The second night opened with Ching Ying Chien’s work, a 10-minute segment of what was already a 40-minute piece. A man with a crocodile head sat at a dining table, sawed off his head and ate it with a fork and knife. Chien emerged from under the table and offered him champagne. There were sections where Chien violently flung herself on the ground, the man played a stringed instrument, then physically restricted Chien’s struggling body. And then they kissed, and then they fought. Amongst all this randomness and chaos, they shared an intimate embrace and waltz, a moment of calm in the eye of a hurricane. The work was an exploration of dream states, which was where the absurdity and randomness stemmed from, but I felt that the logic of the dream went over my head. Which was to be expected since we were only shown the middle section of the work.
The second work, by Bakani Pick-Up, was an improvisation score performed by a trio of black men and women. Bakani prefaced his sharing with an introduction to his research, which was about how improvisatory practices could shape (re)presentations of Blackness. The stand out element of the work to me was the deliberate nature of the gaze. The purposeful way in which the dancers gazed at each other as they walked around the space seemed to complicate the idea of a (White) objectifying gaze on the Black body. Gaze here was used to acknowledge one another and hold space – there were multiple moments where two dancers observed on the side as the third turned their focus inward and danced without reservations. The only times where the performers acknowledged the spectating audience was when Pick-Up approached a microphone stand and asked “What is freedom to you?”. The rejection of the spectating (objectifying) audience’s gaze in favour of the looking between performers/comrades/equals gained an additional significance when one considered the performer’s Black identity.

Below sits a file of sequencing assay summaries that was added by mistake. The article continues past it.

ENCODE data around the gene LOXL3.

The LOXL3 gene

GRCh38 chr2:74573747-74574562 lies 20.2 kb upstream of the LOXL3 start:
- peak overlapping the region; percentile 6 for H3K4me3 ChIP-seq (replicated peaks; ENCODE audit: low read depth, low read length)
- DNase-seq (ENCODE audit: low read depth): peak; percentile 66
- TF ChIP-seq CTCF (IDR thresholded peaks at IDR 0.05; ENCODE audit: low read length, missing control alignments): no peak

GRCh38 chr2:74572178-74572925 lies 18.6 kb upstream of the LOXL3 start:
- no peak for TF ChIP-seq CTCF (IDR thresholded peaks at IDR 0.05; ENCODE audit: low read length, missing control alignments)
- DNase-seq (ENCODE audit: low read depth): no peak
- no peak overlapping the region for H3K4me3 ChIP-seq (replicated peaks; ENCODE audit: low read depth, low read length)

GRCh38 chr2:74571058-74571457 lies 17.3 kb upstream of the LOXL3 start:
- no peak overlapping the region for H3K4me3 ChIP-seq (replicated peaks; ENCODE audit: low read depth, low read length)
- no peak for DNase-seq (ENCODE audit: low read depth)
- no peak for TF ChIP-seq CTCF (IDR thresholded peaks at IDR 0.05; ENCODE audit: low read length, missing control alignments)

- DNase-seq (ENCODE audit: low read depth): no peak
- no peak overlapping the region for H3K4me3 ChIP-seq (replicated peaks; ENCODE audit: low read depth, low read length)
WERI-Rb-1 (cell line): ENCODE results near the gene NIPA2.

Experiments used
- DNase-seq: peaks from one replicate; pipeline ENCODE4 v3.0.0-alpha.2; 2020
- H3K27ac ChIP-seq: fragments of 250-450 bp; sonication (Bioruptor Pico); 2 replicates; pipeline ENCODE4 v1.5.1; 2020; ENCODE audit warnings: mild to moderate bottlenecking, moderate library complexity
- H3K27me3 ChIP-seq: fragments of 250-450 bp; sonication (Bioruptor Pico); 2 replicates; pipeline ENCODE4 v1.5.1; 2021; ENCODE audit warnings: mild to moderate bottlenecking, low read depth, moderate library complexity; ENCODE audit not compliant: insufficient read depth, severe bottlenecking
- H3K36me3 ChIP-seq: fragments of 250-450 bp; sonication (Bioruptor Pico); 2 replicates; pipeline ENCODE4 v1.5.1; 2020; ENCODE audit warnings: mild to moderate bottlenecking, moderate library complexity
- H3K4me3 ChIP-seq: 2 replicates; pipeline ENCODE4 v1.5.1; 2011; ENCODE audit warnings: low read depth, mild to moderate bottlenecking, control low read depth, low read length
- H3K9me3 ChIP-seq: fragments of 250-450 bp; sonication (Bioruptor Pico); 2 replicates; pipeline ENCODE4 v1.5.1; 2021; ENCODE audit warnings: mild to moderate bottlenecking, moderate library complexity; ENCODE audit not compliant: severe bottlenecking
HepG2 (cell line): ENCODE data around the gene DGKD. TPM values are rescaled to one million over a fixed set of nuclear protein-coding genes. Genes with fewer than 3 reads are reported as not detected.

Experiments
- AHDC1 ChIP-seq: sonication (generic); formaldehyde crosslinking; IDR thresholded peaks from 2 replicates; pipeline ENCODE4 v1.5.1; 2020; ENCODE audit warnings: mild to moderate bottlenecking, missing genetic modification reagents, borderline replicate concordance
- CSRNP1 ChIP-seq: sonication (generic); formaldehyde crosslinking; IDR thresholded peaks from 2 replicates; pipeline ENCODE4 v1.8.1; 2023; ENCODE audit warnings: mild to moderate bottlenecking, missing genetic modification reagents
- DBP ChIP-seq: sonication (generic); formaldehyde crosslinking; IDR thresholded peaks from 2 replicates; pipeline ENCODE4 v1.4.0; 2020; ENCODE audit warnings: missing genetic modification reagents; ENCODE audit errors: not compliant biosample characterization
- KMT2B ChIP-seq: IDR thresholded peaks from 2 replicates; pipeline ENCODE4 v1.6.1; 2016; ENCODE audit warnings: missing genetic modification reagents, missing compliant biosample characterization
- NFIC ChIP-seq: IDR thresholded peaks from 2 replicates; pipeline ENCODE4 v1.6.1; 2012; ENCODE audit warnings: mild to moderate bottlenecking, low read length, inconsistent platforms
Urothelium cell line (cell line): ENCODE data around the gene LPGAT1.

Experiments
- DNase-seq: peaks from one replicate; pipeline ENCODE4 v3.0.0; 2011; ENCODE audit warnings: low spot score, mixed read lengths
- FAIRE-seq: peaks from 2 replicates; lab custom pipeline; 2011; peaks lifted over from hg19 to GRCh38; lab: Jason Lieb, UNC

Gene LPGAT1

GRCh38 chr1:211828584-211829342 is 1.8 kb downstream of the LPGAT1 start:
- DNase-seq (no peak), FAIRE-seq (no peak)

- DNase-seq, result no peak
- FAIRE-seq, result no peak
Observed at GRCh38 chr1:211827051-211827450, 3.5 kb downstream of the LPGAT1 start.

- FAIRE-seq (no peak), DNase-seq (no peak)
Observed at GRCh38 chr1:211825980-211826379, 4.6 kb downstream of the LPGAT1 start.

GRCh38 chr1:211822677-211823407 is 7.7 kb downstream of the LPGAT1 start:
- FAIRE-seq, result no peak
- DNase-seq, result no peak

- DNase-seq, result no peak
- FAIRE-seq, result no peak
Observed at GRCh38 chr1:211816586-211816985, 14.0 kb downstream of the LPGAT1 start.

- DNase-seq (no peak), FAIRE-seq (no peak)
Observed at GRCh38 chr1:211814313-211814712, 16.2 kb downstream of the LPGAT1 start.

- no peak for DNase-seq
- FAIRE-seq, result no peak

The third work was by Bar Groisman, featuring four women in ‘period-style’ Edwardian dresses. At first, they displayed patriarchal versions of womanhood – fake smiles, hands clasped demurely as they took teeny steps. Glimpses of “undesirable” traits started to trickle in, such as posing seductively, assuming birthing and sex positions, smoking. The work then continued in a “rage against the machine” manner, with the performers stripping off articles of clothing, charging swiftly across the stage and mocking “desirable” womanly traits. The feminine rage was palpable, but what surprised me was the reveal at the end that the work was specifically about periods. The experience of periods seemed to be conflated with “woman”, which I do not think is necessarily the case, but gender politics is also an incredibly nuanced and complicated topic that is constantly shifting.
The final work of Touch Wood was by Simeon Qsyea, and audience members were invited to experience the piece onstage. A group of young dancers exploded into the space, dynamic and sassy and powerful. The work felt like a stereotypical street jazz/lyrical competition performance, with the twist of having audiences amongst the dancers. The negotiation between the dancers’ and the audience’s bodies in the space required an impressive amount of spatial awareness and control. The proximity and danger of it all created an interesting tension and indeed, the most engaging moments for me were when the dancers established relationships with audience members (which were, disappointingly, quite few). Whilst I enjoyed the explosion of dancing and the danger it brought, I yearned for the choreography to make use of the audiences in the space – surely it could be more than just supplanting audience members closer to the performers.
The importance of Touch Wood is that it is a presentation of rough drafts. It is okay if the work is not perfect, because the programme’s objective is not to commission a final work but to support artists in their research activities. Initiatives like this are essential in an arts ecosystem where product is valued over process. Artists need to be supported in researching, trying, maybe failing, so that the boundaries can be tried and tested. This playful, experimental spirit is perfectly encapsulated in the title of Touch Wood – ‘We’ll see how it goes! Fingers crossed!’